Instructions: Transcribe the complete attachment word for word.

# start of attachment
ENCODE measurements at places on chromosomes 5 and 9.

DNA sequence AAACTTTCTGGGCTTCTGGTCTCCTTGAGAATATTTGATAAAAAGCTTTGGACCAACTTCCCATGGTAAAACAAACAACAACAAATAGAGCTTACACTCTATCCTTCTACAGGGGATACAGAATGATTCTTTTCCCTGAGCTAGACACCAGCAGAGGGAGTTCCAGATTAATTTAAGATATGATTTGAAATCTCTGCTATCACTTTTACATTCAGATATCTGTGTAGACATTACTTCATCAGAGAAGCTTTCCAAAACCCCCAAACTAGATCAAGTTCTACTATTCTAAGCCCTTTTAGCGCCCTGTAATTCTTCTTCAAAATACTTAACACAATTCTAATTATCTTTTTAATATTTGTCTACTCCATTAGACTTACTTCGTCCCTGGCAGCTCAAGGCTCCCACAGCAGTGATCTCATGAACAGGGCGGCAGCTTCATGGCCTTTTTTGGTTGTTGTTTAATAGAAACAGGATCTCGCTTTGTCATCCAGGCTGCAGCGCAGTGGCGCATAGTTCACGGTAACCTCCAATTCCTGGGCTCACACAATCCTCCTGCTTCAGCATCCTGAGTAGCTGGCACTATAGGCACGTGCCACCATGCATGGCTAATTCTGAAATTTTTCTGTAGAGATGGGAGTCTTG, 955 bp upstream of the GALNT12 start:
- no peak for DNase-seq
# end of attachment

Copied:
ENCODE measurements at places on chromosomes 5 and 9.

DNA sequence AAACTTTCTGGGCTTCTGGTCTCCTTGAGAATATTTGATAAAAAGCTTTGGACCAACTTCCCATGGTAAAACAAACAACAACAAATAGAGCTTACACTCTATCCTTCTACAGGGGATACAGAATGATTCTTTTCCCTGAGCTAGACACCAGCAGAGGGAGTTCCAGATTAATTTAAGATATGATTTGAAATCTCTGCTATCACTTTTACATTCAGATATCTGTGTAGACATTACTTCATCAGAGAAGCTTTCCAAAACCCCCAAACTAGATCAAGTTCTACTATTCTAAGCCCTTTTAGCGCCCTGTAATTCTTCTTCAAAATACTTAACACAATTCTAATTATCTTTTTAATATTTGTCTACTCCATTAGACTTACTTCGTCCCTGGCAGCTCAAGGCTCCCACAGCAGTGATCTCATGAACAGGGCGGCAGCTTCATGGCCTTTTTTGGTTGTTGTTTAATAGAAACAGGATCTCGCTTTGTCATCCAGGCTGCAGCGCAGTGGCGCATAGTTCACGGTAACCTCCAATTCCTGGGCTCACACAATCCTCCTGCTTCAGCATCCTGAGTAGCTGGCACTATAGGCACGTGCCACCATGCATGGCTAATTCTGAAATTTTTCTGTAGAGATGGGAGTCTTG, 955 bp upstream of the GALNT12 start:
- no peak for DNase-seq